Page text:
But they made it, and headed for home via the Möhne Dam, where they noticed how much the water level had already dropped. The trip back was relatively trouble-free – they avoided some flak bursts near Borken, and Fred Sutherland was able to shoot up a stationary train in a small town. They were very lucky, however, not to have fallen at the final hurdle in an incident which only O’Brien noticed: ‘… at the Dutch coast the terrain rose under us, Les pulled up, over and down. On the sea side of this rise was a large cement block many feet high. This block passed under our tail not three feet lower. As the rear gunner I was the only one to see it.’

Knight received the DSO for his work on the raid, and navigator Harold Hobday and bomb aimer Edward Johnson both got DFCs. Knight however was an abstemious character and although he appears in the ‘morning after the raid’ photograph taken outside the Scampton Officers Mess he skipped the Hungaria Restaurant party after the London investiture.

The crew went back on training after the raid, but the first action they saw was the raid on the Dortmund Ems canal in September. An extra gunner was allocated to each crew, so Knight’s Dams Raid crew was augmented by Sgt L C Woollard.

It was a terrible night, with heavy fog blanketing the heavily guarded canal. Four of the eight crews who took part had already been shot down when Knight, flying at about 100ft in fog, hit some trees and badly damaged both his port engines.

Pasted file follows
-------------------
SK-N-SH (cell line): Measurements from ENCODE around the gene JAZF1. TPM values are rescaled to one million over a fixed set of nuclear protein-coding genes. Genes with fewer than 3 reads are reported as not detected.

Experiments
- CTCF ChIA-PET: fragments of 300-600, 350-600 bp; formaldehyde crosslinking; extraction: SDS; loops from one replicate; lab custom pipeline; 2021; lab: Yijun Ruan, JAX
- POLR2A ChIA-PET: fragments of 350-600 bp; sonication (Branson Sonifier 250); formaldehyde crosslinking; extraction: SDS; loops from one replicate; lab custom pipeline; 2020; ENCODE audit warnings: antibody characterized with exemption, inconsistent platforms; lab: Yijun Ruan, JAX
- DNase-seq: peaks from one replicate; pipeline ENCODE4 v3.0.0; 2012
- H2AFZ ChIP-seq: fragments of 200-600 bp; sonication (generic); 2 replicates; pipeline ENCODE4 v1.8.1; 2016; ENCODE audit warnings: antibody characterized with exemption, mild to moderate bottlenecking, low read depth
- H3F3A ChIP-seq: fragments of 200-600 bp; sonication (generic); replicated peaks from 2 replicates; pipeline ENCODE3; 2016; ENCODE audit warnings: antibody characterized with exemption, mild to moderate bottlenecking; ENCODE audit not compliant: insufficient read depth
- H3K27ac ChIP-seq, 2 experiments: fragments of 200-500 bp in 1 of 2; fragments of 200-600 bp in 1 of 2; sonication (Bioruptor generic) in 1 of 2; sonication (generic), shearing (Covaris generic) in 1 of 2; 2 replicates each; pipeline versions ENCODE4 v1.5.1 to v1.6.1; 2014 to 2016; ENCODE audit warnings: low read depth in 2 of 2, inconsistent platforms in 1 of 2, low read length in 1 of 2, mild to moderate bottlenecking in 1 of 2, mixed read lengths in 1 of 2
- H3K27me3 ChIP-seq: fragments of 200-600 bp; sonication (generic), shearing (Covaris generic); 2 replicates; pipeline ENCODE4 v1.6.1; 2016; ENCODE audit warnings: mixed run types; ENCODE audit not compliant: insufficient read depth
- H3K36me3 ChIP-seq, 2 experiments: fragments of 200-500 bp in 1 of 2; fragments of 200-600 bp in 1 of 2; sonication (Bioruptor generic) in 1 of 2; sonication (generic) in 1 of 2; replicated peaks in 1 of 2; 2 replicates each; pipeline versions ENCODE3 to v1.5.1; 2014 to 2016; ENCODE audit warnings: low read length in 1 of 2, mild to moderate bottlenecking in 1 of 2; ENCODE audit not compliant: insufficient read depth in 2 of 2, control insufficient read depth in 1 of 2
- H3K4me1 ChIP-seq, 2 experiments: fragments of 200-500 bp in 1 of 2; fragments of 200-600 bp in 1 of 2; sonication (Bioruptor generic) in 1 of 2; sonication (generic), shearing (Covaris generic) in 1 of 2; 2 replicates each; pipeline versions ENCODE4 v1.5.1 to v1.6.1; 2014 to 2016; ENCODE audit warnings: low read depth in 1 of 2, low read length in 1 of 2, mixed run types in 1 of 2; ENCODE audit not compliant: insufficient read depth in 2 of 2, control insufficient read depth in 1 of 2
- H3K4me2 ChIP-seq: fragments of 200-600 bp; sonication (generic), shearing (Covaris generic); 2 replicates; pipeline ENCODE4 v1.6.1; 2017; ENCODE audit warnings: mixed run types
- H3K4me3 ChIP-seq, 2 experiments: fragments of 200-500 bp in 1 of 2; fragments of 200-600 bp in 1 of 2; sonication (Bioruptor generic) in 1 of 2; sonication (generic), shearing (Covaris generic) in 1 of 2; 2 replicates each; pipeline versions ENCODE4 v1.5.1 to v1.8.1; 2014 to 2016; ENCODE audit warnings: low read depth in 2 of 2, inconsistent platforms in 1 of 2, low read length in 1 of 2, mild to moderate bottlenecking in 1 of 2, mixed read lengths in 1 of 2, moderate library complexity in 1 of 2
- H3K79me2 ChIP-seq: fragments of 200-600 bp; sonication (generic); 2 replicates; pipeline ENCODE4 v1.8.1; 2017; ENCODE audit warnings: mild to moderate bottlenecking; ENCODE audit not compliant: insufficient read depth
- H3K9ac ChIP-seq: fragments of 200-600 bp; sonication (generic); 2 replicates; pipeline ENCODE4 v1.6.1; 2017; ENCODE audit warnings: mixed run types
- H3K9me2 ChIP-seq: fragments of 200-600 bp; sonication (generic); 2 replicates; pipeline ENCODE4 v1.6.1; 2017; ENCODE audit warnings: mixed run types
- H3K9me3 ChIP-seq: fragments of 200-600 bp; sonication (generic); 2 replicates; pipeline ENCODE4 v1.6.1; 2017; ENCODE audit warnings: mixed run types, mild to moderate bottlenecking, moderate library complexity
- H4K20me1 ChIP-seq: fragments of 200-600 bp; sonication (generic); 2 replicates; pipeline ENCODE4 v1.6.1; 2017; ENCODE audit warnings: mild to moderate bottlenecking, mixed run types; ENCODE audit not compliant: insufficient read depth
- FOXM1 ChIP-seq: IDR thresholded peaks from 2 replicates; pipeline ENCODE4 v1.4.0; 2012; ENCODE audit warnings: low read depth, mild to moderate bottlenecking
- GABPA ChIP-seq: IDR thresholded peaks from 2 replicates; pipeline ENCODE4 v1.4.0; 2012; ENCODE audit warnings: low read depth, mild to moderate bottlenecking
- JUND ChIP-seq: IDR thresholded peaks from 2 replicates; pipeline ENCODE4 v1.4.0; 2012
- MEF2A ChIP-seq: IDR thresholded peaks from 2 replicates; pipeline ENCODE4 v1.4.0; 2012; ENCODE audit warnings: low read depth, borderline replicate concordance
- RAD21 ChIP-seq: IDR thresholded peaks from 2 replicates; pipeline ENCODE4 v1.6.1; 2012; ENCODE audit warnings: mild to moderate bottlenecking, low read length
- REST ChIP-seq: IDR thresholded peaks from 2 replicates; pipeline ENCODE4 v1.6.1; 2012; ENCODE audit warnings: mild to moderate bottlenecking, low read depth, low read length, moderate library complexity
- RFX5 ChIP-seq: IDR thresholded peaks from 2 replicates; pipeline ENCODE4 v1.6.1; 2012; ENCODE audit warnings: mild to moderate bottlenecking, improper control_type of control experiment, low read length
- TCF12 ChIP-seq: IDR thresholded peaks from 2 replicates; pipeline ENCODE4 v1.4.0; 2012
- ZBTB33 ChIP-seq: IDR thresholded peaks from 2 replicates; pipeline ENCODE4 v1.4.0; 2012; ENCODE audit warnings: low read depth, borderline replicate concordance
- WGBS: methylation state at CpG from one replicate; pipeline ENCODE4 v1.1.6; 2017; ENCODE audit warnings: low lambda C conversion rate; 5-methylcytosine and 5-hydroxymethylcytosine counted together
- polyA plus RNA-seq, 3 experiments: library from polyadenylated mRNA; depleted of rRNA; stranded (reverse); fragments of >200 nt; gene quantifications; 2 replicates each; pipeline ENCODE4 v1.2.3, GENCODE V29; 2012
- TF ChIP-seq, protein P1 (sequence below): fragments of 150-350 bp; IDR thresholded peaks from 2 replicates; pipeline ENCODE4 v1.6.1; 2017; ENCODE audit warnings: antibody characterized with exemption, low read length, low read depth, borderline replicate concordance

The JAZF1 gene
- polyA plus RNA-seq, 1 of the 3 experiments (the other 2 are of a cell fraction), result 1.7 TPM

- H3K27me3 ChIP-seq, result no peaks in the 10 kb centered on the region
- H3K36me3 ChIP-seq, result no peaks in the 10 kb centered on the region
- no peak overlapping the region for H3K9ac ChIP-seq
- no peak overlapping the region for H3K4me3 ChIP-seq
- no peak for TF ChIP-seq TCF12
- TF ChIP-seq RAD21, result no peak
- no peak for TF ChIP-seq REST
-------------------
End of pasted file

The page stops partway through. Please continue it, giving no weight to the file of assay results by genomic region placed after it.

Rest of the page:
This is one of the stories which Paul Brickhill tells beautifully in his 1951 book, The Dam Busters. With his tailplane and a starboard engine also damaged Knight managed to pull the Lancaster up to about 1,000ft and called his fellow Aussie Mick Martin, who had assumed command after the CO and deputy force head had both come to grief.

‘Two port engines gone. May I have permission to jettison bomb, sir?’ It was the ‘sir’ that got Martin. Quiet little Knight was following the copybook procedure, asking respectful permission to do the only thing that might get him home.
Martin said, ‘For God’s sake, Les, yes,’ and as the bomb was not fused Knight told Johnson to let it go. Relieved of the weight they started to climb very slowly…
The controls were getting worse all the time until, though he had full opposite rudder and aileron on, Knight could not stop her turning to port and it was obvious that he could never fly her home. He ordered his crew to bale out and held the plane steady while they did.